The salt index is the best gauge of winter storms

January 20, 1994|By JACQUES KELLY

Forget about sub-zero temperatures, the wind-chill index and the inch-count of precipitation.

The one barometer of Baltimore's weather that can be trusted is the sacred word of a neighborhood hardware store owner.

"I opened the store Tuesday morning at 8:45 and had sold out of rock salt by 9 o'clock," said Craig Strohmer, whose family has operated a hardware business in the 2000 block of W. Pratt St. for more than 100 years.

"I knew it's a real bad storm. Everything weather related has been going out the front door. Look, there's our last electric heater," he said yesterday afternoon.

All day Tuesday and yesterday, Strohmer got extra salt and snow-melting chemicals from the warehouse. Some customers bought the materials in 10-pound bags. Others lugged away 100-pound sacks.

"Sand is selling good, too," he said.

Baltimoreans are a pretty funny lot when it comes to a snow storm. They buy out the inventories of grocery stores and abuse employers' liberal leave policies. They operate under an inverse proportion rule. The lighter the snow fall, the more they complain and avoid work.

An ice storm, however, is a different matter. Baltimore rarely gets 2 or 3 inches of solid ice. And when Baltimoreans move speedily to a hardware store, this decisive action means something is seriously wrong. The Strohmer Salt Index is the barometer I live by.

Also, the ice coating city streets today has forced our citizenry to become very creative.

For example, one of South Streeper Street's most fastidious housekeepers got very annoyed when her white marble steps got the Arctic treatment over the course of Monday night and early Tuesday morning.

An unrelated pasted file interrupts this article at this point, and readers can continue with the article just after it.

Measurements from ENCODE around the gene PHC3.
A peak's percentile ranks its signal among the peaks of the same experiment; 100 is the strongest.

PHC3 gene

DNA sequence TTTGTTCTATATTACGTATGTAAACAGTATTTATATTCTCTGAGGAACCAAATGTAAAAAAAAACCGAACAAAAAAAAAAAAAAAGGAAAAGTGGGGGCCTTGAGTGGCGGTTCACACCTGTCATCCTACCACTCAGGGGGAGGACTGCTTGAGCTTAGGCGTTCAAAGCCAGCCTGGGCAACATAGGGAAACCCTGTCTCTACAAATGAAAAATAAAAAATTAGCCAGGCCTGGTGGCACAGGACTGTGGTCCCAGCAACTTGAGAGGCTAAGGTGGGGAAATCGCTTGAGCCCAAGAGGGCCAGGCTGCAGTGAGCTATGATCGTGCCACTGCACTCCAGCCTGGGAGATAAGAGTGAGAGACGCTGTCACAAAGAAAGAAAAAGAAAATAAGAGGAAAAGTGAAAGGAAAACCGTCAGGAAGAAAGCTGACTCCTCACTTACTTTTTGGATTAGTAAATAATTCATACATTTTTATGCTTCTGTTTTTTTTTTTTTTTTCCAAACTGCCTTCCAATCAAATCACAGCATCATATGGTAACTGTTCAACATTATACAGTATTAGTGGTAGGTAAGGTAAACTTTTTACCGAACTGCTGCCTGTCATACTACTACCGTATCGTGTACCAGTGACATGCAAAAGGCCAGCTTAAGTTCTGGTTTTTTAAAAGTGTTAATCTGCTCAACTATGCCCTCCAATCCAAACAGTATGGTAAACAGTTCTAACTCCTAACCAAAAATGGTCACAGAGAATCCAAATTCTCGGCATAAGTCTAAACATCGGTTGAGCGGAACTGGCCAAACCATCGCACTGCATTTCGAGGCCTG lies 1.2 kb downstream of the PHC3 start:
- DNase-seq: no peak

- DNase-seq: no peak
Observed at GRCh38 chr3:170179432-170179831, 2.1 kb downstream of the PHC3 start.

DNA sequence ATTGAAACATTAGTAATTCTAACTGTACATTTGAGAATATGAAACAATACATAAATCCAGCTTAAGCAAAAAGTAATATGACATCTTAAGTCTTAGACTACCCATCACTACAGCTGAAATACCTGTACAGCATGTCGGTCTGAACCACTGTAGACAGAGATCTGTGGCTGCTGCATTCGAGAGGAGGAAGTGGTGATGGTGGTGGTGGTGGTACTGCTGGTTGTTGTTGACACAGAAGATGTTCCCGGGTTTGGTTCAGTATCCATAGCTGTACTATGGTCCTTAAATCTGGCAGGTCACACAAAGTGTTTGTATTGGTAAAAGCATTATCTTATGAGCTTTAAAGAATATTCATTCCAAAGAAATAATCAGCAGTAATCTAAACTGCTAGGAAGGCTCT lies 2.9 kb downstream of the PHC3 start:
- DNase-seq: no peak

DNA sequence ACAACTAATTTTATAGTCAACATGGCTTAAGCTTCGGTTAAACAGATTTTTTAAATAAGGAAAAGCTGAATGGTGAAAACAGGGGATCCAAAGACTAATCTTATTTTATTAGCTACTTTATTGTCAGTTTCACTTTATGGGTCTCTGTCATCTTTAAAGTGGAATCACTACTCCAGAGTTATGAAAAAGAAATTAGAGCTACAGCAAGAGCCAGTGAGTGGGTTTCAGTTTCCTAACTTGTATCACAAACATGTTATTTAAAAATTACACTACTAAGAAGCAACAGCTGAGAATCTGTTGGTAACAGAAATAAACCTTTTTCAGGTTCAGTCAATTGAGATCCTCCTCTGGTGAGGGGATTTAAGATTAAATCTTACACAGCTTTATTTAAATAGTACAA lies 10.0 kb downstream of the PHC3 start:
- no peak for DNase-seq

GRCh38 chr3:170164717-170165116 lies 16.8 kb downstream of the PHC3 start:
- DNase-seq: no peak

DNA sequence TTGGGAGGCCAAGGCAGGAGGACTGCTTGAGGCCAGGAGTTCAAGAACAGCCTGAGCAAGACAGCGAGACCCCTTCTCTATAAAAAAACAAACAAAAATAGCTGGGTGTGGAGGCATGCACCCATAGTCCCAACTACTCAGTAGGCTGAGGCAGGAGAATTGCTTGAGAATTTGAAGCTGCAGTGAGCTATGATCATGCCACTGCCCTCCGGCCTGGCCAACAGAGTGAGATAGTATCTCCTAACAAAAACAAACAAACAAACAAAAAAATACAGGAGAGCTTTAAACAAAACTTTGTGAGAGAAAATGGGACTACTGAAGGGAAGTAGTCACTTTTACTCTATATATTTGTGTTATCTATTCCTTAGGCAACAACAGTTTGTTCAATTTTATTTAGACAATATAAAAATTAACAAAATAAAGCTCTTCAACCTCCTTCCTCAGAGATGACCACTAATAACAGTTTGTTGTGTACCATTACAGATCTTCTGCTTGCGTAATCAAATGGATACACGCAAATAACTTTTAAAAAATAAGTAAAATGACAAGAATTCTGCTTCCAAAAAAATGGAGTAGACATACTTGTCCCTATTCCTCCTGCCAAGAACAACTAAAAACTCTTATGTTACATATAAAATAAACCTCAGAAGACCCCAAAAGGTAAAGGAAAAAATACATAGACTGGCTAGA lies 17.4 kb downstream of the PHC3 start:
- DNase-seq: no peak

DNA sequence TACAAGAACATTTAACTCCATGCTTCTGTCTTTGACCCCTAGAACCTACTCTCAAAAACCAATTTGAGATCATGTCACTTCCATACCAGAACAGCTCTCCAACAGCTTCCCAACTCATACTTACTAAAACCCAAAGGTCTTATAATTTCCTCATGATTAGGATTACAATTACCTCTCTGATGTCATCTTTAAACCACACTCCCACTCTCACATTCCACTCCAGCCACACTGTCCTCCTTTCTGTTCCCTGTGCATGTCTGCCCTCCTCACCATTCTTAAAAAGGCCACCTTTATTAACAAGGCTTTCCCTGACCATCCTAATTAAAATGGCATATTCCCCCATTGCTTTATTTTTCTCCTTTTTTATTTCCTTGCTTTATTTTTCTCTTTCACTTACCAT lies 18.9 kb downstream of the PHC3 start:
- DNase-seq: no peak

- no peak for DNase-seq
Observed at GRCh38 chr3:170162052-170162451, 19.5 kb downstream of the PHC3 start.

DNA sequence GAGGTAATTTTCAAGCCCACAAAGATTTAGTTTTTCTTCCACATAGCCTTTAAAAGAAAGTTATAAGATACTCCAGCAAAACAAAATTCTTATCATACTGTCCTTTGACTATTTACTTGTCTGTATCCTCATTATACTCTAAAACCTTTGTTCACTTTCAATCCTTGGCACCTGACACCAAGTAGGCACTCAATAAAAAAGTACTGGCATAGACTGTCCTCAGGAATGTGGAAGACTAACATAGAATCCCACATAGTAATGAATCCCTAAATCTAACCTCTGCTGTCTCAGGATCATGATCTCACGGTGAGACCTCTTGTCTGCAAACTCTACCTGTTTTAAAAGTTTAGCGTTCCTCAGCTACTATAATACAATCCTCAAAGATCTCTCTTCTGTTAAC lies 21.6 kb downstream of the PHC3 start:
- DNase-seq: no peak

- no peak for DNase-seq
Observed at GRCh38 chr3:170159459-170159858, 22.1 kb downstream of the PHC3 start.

The lady of the house took one look at this dangerous mess.

"I attacked it with an ax but all I was doing was sculpturing my white marble steps," she said. So I took the round end of a ballpeen hammer and chipped away at it. I got two steps done but had to go to work."

Another lady watched her neighbor's violent arm action with the ballpeen hammer -- the instrument is typically used in metalworking but this is Baltimore and we've got to play the hand we are dealt -- and offered this opinion. "What we need is buckets of coal-furnace cinders, ash and clinkers," the lady said, obviously a veteran of winters past.

What words of wisdom. I'd like to have the concession to sell the gritty outfall from an old coal stove or furnace. They produce the finest traction ever when spread over ice. A frozen pavement overlaid with a generous carpet of coal ash, making it easy to walk safely on ice, is an orthopedic surgeon's greatest enemy.

Walking the streets of Baltimore is dangerous business these days. I have watched people take more spills than the actors in a two-reel silent comedy. It isn't funny except that people come up with such lame excuses for being outside when they do not really need to be.

A few years ago I bought a coal stove to help out with heating my own drafty house. The cast-iron stove came with a name. It was a Warm Morning. Once loaded with anthracite, it produced good dry heat and made my kitchen feel like Southern California. My only problem was keeping the fire going overnight. I couldn't, and that made for very chilly mornings.

But after the coal was burned, great cinders, ash and clinkers were left behind. They also made good garden fertilizer. Their best use was when they were sprinkled over ice. Nothing has ever worked so well to provide sure footing.

There is really no sure way to fight the ice. You can attack it with Strohmer's salt or Streeper Street hammers or cinders, but it's not really going away.

Walking on the frozen pavements was like stepping out onto a surface greased with banana oil.

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